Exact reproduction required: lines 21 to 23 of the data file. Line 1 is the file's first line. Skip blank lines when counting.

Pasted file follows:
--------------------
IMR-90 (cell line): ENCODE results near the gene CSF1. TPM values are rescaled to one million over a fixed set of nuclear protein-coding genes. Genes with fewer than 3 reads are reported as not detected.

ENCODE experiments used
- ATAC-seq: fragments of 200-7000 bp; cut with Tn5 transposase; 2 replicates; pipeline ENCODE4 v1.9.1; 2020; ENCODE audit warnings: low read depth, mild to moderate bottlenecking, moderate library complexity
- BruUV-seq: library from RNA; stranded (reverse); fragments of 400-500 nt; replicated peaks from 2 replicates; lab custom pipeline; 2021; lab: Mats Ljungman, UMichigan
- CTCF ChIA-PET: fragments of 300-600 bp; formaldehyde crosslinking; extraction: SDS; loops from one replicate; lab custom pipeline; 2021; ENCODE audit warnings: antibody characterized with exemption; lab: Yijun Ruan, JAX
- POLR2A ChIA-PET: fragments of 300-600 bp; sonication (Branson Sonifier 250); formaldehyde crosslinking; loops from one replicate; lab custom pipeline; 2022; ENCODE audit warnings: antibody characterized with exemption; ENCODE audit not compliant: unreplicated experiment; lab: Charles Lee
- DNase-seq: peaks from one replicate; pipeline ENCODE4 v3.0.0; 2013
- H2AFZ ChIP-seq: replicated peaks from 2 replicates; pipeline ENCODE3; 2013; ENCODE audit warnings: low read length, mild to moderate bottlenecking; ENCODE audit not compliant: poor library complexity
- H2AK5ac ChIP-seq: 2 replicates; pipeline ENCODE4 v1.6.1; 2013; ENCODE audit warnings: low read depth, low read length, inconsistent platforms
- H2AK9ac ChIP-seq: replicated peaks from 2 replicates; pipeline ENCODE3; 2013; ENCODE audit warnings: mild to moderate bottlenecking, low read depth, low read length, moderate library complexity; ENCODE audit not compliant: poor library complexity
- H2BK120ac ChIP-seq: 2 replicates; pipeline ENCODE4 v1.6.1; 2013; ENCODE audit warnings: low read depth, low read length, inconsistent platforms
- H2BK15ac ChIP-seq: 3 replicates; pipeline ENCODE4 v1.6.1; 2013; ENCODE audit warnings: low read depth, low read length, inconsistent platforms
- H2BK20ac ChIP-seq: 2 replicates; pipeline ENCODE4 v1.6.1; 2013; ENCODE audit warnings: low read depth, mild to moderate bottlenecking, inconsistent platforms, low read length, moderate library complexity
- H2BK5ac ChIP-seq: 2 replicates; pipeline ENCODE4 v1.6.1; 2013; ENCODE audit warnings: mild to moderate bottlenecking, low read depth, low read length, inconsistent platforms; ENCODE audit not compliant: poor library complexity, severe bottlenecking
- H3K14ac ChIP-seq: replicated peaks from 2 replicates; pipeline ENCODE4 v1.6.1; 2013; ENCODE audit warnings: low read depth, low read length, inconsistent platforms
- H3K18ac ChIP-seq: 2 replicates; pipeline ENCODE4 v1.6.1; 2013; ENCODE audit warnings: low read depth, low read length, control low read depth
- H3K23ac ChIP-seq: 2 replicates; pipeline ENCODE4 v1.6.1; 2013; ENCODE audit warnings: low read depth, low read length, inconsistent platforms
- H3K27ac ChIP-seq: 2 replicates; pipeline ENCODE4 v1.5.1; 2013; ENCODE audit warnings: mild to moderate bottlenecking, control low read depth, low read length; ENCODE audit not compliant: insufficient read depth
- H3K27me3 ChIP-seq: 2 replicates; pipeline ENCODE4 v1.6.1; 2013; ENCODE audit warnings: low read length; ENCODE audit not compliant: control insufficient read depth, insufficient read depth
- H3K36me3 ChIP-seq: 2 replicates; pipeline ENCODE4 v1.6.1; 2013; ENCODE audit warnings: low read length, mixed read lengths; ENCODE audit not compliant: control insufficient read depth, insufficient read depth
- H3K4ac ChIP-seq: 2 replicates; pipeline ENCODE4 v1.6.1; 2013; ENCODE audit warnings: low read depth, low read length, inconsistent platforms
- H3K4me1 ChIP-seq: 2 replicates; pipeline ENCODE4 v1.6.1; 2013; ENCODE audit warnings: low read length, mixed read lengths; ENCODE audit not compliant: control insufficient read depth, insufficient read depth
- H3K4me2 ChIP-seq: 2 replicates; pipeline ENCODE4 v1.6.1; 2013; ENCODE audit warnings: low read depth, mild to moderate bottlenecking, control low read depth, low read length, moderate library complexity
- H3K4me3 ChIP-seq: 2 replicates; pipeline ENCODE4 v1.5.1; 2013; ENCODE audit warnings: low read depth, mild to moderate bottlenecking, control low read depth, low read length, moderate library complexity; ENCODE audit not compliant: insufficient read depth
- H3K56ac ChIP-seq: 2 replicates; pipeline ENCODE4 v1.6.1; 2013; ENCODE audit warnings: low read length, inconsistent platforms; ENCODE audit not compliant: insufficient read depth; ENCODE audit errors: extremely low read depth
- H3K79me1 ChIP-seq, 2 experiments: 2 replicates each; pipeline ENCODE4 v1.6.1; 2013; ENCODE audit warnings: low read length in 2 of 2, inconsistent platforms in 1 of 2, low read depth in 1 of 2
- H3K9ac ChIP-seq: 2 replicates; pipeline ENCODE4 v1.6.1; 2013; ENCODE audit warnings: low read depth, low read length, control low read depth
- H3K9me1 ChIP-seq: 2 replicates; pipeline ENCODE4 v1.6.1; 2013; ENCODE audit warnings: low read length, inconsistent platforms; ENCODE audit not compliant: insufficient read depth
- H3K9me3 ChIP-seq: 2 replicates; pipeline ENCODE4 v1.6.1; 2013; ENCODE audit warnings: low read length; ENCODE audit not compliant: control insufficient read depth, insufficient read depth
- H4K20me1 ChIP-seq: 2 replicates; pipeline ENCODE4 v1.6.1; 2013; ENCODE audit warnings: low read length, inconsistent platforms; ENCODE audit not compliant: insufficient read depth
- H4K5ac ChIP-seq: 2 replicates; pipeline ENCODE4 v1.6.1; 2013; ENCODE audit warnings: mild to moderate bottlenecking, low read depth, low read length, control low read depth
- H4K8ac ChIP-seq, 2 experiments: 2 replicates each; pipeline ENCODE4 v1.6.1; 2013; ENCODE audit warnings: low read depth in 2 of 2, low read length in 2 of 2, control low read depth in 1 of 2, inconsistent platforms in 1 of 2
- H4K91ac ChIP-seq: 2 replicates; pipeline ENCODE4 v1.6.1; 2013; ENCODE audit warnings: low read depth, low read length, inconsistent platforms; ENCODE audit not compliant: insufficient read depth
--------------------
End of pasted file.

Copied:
- H3K4ac ChIP-seq: 2 replicates; pipeline ENCODE4 v1.6.1; 2013; ENCODE audit warnings: low read depth, low read length, inconsistent platforms
- H3K4me1 ChIP-seq: 2 replicates; pipeline ENCODE4 v1.6.1; 2013; ENCODE audit warnings: low read length, mixed read lengths; ENCODE audit not compliant: control insufficient read depth, insufficient read depth
- H3K4me2 ChIP-seq: 2 replicates; pipeline ENCODE4 v1.6.1; 2013; ENCODE audit warnings: low read depth, mild to moderate bottlenecking, control low read depth, low read length, moderate library complexity